Light patrols are only required done periodically at night from that date, usually twice a week between the hours of 8.30pm and 1.00am, to ensure that households and businesses are complying with the blackout regulations. In addition to patrols, volunteers are now attending regular ARP training sessions in the Institute Hall taking part in first aid, learning how to deal with incendiary devices and the use of stirrup pump units to fight fires in buildings and associated damage control issues.

Other civil protection and safety needs had to be looked at also. The greatest of these were the protection of children attending the school. This fell to the newly appointed locum tenens head teacher, Eric Gann. Prior to him taking over the school on January 27th, he absorbed departmental recommendations early in the month and called on the chairman of the school committee, Arnold Minns to discuss the Education Department’s directives on air raid protection for all children and staff. Drills and instruction of students in air raid procedures would be the responsibility of Eric and his staff, but he would require manual help in providing air raid shelters in the school yard. The school committee responded quickly and has since met to plan for what is needed to be put in place.


Maintaining essential production

Recently, the Minister for the Army has stated that men who have been granted leave from compulsory military training units for the purpose of harvest operations, and those whose training had previously been deferred for essential work in connection with timber, flax, textile and the colliery industries would be rendering the utmost service to the war effort by remaining at their civilian occupations until, and unless called for.

At Midnight on December 31, clocks throughout Australia were put forward one hour to comply with the executive order issued by the Commonwealth government. This directive is designed as a method of conserving fuel for lighting purposes. However, while it was not met enthusiastically by members of the rural community who work by the sun rather than the clock, most welcomed the move for the objectives stated, and saw social benefits as well.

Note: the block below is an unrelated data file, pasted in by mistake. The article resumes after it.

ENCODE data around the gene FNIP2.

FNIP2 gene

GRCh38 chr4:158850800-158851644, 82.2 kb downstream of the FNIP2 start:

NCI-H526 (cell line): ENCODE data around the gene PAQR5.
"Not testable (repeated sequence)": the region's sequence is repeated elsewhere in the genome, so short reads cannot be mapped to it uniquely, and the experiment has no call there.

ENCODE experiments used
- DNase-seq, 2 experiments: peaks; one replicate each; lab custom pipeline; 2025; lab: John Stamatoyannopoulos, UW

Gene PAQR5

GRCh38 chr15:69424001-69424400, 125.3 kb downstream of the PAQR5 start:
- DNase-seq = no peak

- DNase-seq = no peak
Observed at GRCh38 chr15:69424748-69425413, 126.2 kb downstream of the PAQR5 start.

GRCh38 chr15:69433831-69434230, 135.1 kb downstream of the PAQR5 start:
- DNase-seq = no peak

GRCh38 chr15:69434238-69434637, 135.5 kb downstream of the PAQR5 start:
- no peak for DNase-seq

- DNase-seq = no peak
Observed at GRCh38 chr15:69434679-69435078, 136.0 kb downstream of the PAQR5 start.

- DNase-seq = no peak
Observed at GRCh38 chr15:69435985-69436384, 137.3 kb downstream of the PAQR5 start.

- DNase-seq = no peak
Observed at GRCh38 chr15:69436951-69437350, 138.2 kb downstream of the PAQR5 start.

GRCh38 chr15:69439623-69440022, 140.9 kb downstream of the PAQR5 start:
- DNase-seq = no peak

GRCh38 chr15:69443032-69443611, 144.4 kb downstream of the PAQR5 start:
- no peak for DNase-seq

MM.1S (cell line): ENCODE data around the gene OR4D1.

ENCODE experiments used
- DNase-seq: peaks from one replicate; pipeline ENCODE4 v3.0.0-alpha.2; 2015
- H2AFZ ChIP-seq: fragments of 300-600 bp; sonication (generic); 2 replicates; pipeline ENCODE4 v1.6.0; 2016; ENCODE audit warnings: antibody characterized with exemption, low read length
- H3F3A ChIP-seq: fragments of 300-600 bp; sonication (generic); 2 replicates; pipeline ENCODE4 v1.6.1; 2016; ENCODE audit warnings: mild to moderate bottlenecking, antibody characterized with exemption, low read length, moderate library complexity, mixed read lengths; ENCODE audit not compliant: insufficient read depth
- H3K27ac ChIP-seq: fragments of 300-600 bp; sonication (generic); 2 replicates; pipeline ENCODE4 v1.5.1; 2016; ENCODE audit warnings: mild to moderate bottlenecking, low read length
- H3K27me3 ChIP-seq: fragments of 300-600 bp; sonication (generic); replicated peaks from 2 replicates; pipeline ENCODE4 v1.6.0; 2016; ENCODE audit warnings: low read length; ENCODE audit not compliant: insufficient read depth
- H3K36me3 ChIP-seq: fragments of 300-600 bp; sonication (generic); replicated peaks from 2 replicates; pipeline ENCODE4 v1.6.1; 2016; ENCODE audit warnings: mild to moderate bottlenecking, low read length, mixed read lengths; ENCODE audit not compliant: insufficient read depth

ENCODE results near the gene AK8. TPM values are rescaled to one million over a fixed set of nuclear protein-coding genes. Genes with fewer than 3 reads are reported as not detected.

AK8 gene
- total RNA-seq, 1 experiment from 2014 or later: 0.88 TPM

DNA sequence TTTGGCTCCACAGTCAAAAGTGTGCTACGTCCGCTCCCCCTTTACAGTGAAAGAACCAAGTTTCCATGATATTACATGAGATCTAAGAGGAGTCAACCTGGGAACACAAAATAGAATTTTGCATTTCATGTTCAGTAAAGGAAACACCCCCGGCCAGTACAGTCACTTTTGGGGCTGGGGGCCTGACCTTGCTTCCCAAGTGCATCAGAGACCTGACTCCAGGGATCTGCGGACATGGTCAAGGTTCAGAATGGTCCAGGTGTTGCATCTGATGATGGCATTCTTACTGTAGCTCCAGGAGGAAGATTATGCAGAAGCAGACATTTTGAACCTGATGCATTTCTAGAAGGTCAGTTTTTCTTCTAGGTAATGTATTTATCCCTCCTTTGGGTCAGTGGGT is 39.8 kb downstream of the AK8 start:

Dust storms hit Goolwa

The people of Goolwa were subjected in the middle of the month to the worst hot northerly gales in the memory of the town. The dust in the air was so thick that visibility at periods during the storm was down to less than two hundred feet. Daylight at times made the interior of homes and business premises require lights to be switched on (when power was available) or lamps lit. The dust was sucked up from the dry country to the north, now bare and drifting.

There was considerable property damage when homes and other buildings lost their roof coverings. Flying roof iron sheets sliced through power and telephone lines around town, while falling branches and trees fell over lines around the district feeding those utilities into the rural communities.

Amongst the fleet of small boats anchored on the river which dragged their moorings, some more than two miles. One boat was driven by the gale as it dragged its heavy mooring until it was forced against the barrage and sank there. Fortunately, it has been raised and is now on the slip being repaired.

The river cruiser Carina owned by Bill Bland, was dragging its mooring in the gale. The 30-ton vessel was blown a mile across the river before it grounded on a soft mud bank. Bill had brought the vessel from Port Adelaide in September last year, with Arty Sweetman and Jack Stewart piloting it through the Murray Mouth. The gale had caused the river level drop by three feet, so that as the winds calmed down the river level was restored to its pool level, it lifted the Carina off the mud bank.